Jenkins Queue Job task

Azure Pipelines | Azure DevOps Server 2019 | TFS 2018 | TFS 2017

Use this task in a build or release pipeline to queue a job on a Jenkins server.


In Microsoft Team Foundation Server (TFS) 2018 and previous versions, run and release pipelines are called definitions, runs are called builds, service connections are called service endpoints, stages are called environments, and jobs are called phases.



YAML snippet

# Jenkins queue job
# Queue a job on a Jenkins server
- task: JenkinsQueueJob@2
    #isMultibranchJob: # Optional
    #multibranchPipelineBranch: # Required when isMultibranchJob == True
    #captureConsole: true 
    #capturePipeline: true # Required when captureConsole == True
    #jobParameters: # Optional


Argument Description
Jenkins service connection

Select the service connection for your Jenkins instance. To create one, click Manage and create a new Jenkins service connection.

Job name

The name of the Jenkins job to queue. This must exactly match the job name on the Jenkins server.

Capture console output and wait for completion

If selected, this task will capture the Jenkins build console output, wait for the Jenkins build to complete, and succeed/fail based on the Jenkins build result. Otherwise, once the Jenkins job is successfully queued, this task will successfully complete without waiting for the Jenkins build to run.

Capture pipeline output and wait for pipeline completion

This option is similar to capture console output except it will capture the output for the entire Jenkins pipeline, wait for completion for the entire pipeline, and succeed/fail based on the pipeline result.

Parameterized job

Select this option if the Jenkins job requires parameters.

Job parameters

This option is available for parameterized jobs. Specify job parameters, one per line, in the form parameterName=parameterValue

To set a parameter to an empty value (useful for overriding a default value) leave off the parameter value, e.g. specify parameterName=

Variables are supported, e.g. to define the commitId parameter to be the git commit ID for the build, use: commitId=$(Build.SourceVersion).

Supported Jenkins parameter types are:

  • Boolean
  • String
  • Choice
  • Password

Trust server certificate

Selecting this option results in the Jenkins server's SSL certificate being trusted even if it is self-signed or cannot be validated by a Certificate Authority (CA).

Team Foundation Server Plug-in

You can use Team Foundation Server Plug-in (version 5.2.0 or newer) to automatically collect files from the Jenkins workspace and download them into the build.

To set it up:

  1. Install the Team Foundation Server Plug-in on the Jenkins server.
  2. On the Jenkins server, for each job you would like to collect results from, add the Collect results for Azure Pipelines/TFS post-build action and then configure it with one or more pairs of result type and include file pattern.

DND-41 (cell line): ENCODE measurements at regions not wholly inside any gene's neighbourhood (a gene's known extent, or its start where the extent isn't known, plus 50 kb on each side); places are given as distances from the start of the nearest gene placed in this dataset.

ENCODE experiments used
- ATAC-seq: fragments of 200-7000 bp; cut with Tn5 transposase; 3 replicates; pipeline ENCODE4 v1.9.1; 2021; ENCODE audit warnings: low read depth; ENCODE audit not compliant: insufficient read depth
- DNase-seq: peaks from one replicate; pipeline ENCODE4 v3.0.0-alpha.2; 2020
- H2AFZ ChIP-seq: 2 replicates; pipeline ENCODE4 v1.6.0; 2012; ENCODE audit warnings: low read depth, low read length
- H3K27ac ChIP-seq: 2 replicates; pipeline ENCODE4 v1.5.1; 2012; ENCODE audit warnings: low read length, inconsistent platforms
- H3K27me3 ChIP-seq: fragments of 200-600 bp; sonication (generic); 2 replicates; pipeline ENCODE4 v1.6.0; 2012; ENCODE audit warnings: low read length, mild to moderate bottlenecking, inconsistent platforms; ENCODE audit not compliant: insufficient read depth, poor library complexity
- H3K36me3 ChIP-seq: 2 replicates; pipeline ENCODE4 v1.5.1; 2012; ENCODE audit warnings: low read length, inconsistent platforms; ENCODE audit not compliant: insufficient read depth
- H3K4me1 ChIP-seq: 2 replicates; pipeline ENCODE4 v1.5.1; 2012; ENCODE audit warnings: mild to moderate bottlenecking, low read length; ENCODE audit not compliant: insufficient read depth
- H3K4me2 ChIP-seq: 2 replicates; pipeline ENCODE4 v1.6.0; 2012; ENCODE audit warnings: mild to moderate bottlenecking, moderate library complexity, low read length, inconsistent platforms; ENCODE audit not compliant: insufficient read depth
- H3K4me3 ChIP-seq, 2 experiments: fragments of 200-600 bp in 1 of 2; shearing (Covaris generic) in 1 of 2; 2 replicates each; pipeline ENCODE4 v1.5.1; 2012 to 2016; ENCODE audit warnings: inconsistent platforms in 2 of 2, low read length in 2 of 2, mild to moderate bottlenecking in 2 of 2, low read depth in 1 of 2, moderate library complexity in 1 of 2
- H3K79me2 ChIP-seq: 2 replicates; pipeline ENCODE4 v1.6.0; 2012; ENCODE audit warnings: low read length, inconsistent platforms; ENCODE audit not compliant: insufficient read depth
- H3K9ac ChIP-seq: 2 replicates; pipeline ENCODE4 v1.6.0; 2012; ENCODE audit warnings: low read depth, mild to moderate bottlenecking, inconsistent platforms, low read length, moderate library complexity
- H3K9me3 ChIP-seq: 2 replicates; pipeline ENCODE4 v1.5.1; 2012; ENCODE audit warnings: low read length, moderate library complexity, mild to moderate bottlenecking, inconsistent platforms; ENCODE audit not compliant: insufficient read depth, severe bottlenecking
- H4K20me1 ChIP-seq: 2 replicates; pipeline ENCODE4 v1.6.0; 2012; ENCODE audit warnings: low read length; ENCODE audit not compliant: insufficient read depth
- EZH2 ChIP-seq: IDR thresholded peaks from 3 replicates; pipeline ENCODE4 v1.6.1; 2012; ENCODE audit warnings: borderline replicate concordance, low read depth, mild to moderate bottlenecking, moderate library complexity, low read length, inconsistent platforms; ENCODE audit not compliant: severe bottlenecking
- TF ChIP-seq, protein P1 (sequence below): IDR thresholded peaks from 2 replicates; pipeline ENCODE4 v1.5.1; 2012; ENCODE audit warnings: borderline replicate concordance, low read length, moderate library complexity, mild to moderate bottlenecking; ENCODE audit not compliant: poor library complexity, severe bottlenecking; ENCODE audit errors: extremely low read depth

3. On the Jenkins Queue Job build task enable the Capture console output and wait for completion to collect results from the root level job, or the Capture pipeline output and wait for pipeline completion to collect results from all pipeline jobs.

Results will be downloaded to the $(Build.StagingDirectory)/jenkinsResults/<Job Name>/ and extracted to this location. Each set of result types collected by the plug-in, will be under the team-results directory, $(Build.StagingDirectory)/jenkinsResults/<Job Name>/team-results/<ResultType>/. This is the directory where build results can be published by downstream tasks (e.g. Publish Test Results, and Publish Code Coverage Results).

Open source

This task is open source on GitHub. Feedback and contributions are welcome.

Q & A

Q: I'm having problems. How can I troubleshoot them?

A: Try this:

  1. On the variables tab, add system.debug and set it to true. Select to allow at queue time.

  2. In the explorer tab, view your completed build and click the build step to view its output.

The control options arguments described above can also be useful when you're trying to isolate a problem.

Q: How do variables work? What variables are available for me to use in the arguments?

A: $(Build.SourcesDirectory) and $(Agent.BuildDirectory) are just a few of the variables you can use. Variables are available in expressions as well as scripts; see variables to learn more about how to use them. There are some predefined build and release variables you can also rely on.

Do I need an agent?

You need at least one agent to run your build or release. Get an agent for Linux, macOS, or Windows.

I'm having problems. How can I troubleshoot them?

See Troubleshoot Build and Release.

I can't select a default agent pool and I can't queue my build or release. How do I fix this?

See Agent pools.

I use TFS on-premises and I don't see some of these features. Why not?

Some of these features are available only on Azure Pipelines and not yet available on-premises. Some features are available on-premises if you have upgraded to the latest version of TFS.